The bureaucratic leader (Weber, 1905) is very structured and follows the procedures as they have been established. This type of leadership has no space to explore new ways to solve problems and is usually slow paced to ensure adherence to the ladders stated by the company. Leaders ensure that all the steps have been followed prior to sending it to the next level of authority. Universities, hospitals, banks and government usually require this type of leader in their organizations to ensure quality, increase security and decrease corruption. Leaders that try to speed up the process will experience frustration and anxiety.
The charismatic leader (Weber, 1905) leads by infusing energy and eagerness into their team members. This type of leader has to be committed to the organization for the long run. If the success of the division or project is attributed to the leader and not the team, charismatic leaders may become a risk for the company by deciding to resign for advanced opportunities. It takes the company time and hard work to gain the employees’ confidence back with other type of leadership after they have committed themselves to the magnetism of a charismatic leader.
The autocratic leader ( Lewin, Lippitt, & White, 1939) is given the power to make decisions alone, having total authority. This leadership style is good for employees that need close supervision to perform certain tasks. Creative employees and team players resent this type of leadership, since they are unable to enhance processes or decision making, resulting in job dissatisfaction.
The democratic leader (Lewin, Lippitt, & White, 1939) listens to the team’s ideas and studies them, but will make the final decision. Team players contribute to the final decision thus increasing employee satisfaction and ownership, feeling their input was considered when the final decision was taken. When changes arises, this type of leadership helps the team assimilate the changes better and more rapidly than other styles, knowing they were consulted and contributed to the decision making process, minimizing resistance and intolerance. A shortcoming of this leadership style is that it has difficulty when decisions are needed in a short period of time or at the moment.
The laissez-faire (“let do”) leader (Lewin, Lippitt, & White, 1939) gives no continuous feedback or supervision because the employees are highly experienced and need little supervision to obtain the expected outcome. On the other hand, this type of style is also associated with leaders that don’t lead at all, failing in supervising team members, resulting in lack of control and higher costs, bad service or failure to meet deadlines.
The people-oriented leader (Fiedler, 1967) is the one that, in order to comply with effectiveness and efficiency, supports, trains and develops his personnel, increasing job satisfaction and genuine interest to do a good job.
The task-oriented leader (Fiedler, 1967) focuses on the job, and concentrates on the specific tasks assigned to each employee to reach goal accomplishment. This leadership style suffers the same motivation issues as autocratic leadership, showing no involvement in the teams needs. It requires close supervision and control to achieve expected results. Another name for this is deal maker (Rowley & Roevens, 1999) and is linked to a first phase in managing Change, enhance, according to the Organize with Chaos approach.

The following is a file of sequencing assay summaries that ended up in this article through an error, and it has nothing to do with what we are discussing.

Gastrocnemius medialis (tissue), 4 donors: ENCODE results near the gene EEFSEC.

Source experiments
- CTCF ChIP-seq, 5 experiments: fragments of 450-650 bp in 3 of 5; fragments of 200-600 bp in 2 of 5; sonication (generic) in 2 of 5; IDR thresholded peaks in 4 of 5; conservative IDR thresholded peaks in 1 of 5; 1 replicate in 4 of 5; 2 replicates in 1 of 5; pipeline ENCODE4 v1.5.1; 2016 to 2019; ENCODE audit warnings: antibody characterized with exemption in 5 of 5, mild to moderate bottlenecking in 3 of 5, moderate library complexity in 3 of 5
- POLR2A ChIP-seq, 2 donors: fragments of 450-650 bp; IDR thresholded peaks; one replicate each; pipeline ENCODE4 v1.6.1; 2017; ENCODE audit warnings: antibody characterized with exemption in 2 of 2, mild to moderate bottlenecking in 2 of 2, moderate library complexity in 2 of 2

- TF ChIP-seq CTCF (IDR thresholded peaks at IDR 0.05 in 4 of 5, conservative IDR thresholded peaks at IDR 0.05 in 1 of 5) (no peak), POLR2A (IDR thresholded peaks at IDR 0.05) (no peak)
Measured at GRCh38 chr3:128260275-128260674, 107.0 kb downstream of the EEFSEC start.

The servant leader (Greenleaf, 1977) facilitates goal accomplishment by giving its team members what they need in order to be productive. This leader is an instrument employees use to reach the goal rather than an commanding voice that moves to change. This leadership style, in a manner similar to democratic leadership, tends to achieve the results in a slower time frame than other styles, although employee engagement is higher.
The transaction leader (Burns, 1978) is given power to perform certain tasks and reward or punish for the team’s performance. It gives the opportunity to the manager to lead the group and the group agrees to follow his lead to accomplish a predetermined goal in exchange for something else. Power is given to the leader to evaluate, correct and train subordinates when productivity is not up to the desired level and reward effectiveness when expected outcome is reached.
The transformation leader (Burns, 1978) motivates its team to be effective and efficient. Communication is the base for goal achievement focusing the group in the final desired outcome or goal attainment. This leader is highly visible and uses chain of command to get the job done. Transformational leaders focus on the big picture, needing to be surrounded by people who take care of the details. The leader is always looking for ideas that move the organization to reach the company’s vision.
The environment leader ( Carmazzi, 2005) is the one who nurtures group or organizational environment to affect the emotional and psychological perception of an individual’s place in that group or organization. An understanding and application of group psychology and dynamics is essential for this style to be effective. The leader uses organizational culture to inspire individuals and develop leaders at all levels. This leadership style relies on creating an education matrix where groups interactively learn the fundamental psychology of group dynamics and culture from each other. The leader uses this psychology, and complementary language, to influence direction through the members of the inspired group to do what is required for the benefit of all.
According to Thomas Carlyle, leadership emerges when an entity as “leader” contrives to receive deference from other entities who become “followers”. The process of getting deference can become competitive in that the emerging “leader” draws “followers” from the factions of the prior or alternative “leaders”